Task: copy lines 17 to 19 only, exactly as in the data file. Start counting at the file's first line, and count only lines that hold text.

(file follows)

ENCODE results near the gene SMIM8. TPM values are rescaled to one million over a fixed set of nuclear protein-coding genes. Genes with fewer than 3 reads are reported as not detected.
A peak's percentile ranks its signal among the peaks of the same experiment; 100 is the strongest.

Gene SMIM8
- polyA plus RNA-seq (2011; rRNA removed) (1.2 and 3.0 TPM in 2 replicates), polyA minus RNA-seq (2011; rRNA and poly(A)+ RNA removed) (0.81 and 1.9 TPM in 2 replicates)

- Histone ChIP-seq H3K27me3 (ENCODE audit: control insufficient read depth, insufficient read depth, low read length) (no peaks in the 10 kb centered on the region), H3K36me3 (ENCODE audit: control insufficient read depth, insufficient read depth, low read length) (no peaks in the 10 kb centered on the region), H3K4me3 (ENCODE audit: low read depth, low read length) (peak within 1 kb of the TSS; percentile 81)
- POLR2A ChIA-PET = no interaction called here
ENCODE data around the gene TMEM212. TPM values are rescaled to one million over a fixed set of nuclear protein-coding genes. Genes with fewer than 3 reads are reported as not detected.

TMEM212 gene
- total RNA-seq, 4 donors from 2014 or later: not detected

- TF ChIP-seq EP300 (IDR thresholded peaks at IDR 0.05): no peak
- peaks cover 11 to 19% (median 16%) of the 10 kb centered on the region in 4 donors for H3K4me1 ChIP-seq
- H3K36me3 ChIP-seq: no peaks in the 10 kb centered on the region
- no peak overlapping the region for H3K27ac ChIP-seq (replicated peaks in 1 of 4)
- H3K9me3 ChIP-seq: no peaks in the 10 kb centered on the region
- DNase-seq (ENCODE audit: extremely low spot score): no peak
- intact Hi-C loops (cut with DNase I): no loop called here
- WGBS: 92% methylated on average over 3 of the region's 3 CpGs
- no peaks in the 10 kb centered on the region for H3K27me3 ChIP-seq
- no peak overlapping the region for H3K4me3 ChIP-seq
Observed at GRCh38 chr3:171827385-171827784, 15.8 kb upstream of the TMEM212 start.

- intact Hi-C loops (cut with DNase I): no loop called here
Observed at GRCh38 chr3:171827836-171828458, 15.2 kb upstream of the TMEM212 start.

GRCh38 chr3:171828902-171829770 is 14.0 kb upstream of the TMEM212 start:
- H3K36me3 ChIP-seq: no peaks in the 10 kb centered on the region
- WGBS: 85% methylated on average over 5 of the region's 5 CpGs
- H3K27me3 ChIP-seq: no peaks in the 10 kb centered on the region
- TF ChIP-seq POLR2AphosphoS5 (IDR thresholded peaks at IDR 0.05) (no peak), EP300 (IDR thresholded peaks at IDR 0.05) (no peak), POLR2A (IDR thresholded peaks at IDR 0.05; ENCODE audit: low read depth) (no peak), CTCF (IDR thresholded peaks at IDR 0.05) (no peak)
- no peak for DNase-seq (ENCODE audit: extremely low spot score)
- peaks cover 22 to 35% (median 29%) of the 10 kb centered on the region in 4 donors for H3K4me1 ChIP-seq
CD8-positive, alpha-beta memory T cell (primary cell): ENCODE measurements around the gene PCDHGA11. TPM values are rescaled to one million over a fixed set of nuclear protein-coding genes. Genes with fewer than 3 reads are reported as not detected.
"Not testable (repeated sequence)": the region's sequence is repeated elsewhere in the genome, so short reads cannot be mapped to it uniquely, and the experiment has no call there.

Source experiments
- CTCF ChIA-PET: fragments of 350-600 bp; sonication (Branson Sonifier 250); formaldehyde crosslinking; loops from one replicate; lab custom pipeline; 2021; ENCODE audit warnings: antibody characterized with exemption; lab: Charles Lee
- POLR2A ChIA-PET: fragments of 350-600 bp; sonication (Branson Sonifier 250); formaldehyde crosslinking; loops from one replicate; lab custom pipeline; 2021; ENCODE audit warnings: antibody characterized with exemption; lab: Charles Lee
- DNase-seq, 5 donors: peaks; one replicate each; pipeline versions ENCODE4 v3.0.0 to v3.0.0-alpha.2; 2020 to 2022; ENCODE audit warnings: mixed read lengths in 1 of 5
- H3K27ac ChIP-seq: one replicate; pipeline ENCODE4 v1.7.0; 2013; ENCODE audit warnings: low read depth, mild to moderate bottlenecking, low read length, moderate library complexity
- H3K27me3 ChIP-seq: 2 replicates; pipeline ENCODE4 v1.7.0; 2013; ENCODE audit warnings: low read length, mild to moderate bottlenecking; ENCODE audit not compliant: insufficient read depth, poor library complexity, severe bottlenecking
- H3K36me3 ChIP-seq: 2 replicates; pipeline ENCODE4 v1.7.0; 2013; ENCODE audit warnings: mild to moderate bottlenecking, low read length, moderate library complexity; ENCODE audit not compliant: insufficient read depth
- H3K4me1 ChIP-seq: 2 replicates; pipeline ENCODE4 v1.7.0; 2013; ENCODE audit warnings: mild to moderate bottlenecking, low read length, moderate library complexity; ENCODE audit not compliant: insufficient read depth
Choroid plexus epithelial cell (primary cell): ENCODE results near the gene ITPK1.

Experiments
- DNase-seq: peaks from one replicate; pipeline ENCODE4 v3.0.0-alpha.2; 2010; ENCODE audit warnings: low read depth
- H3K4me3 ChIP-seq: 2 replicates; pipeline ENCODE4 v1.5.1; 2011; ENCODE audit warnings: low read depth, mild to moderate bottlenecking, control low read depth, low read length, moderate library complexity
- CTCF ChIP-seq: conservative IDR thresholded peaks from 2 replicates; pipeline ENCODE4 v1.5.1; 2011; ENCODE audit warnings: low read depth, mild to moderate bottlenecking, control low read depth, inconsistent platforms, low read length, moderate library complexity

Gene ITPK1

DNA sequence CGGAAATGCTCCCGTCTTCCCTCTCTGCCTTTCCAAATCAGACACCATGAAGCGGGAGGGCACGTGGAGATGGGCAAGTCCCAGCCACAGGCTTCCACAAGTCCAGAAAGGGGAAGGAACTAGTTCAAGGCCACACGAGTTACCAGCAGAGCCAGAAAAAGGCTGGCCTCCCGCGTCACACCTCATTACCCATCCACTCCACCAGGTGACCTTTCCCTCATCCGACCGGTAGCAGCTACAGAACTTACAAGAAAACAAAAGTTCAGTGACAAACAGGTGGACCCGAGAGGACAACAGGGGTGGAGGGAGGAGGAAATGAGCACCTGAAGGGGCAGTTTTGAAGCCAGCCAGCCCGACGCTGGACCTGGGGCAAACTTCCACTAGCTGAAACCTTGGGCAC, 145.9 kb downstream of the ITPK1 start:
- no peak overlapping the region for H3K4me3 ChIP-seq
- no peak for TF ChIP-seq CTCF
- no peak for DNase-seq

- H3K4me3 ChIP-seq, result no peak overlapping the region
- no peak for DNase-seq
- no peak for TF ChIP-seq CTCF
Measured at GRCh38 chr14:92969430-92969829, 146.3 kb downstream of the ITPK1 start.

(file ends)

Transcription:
- WGBS: 92% methylated on average over 3 of the region's 3 CpGs
- no peaks in the 10 kb centered on the region for H3K27me3 ChIP-seq
- no peak overlapping the region for H3K4me3 ChIP-seq